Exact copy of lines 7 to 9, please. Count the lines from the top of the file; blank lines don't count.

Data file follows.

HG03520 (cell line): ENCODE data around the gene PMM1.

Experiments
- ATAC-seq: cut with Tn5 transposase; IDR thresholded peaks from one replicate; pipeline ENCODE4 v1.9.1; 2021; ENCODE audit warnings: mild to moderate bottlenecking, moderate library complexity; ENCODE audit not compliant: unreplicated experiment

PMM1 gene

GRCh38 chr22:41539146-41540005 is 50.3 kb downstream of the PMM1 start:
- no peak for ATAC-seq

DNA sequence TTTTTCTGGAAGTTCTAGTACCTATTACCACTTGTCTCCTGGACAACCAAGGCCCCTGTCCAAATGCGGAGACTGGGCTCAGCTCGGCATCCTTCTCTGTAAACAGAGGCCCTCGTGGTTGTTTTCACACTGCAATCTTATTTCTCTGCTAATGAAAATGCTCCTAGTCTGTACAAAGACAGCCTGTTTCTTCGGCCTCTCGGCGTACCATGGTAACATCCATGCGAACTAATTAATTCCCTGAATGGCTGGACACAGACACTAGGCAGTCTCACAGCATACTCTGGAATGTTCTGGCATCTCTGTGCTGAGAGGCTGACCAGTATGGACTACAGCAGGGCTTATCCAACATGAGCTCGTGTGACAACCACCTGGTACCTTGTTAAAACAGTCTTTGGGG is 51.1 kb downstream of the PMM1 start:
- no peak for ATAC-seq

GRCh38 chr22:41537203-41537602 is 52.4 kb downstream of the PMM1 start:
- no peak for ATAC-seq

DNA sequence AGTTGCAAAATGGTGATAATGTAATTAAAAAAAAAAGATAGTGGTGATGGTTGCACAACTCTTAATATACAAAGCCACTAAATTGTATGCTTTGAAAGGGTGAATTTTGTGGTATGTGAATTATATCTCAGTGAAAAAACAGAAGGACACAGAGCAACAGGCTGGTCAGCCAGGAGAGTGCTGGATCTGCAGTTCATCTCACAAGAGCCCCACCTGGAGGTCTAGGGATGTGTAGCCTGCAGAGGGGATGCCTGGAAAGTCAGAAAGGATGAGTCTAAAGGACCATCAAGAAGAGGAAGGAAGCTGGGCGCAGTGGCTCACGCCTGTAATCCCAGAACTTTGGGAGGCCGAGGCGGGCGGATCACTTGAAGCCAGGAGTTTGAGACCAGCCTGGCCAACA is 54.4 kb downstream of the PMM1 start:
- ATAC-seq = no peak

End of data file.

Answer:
DNA sequence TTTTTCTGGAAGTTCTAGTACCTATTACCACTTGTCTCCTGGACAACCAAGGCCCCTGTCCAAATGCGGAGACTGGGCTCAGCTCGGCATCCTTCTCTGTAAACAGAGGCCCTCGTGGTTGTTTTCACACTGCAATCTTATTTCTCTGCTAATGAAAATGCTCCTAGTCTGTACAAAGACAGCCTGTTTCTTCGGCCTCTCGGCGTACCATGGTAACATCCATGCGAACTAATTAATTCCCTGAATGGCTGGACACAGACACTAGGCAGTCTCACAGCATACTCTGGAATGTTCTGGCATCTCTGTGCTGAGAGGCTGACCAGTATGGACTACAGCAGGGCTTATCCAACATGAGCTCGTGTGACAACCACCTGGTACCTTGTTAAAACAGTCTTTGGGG is 51.1 kb downstream of the PMM1 start:
- no peak for ATAC-seq

GRCh38 chr22:41537203-41537602 is 52.4 kb downstream of the PMM1 start: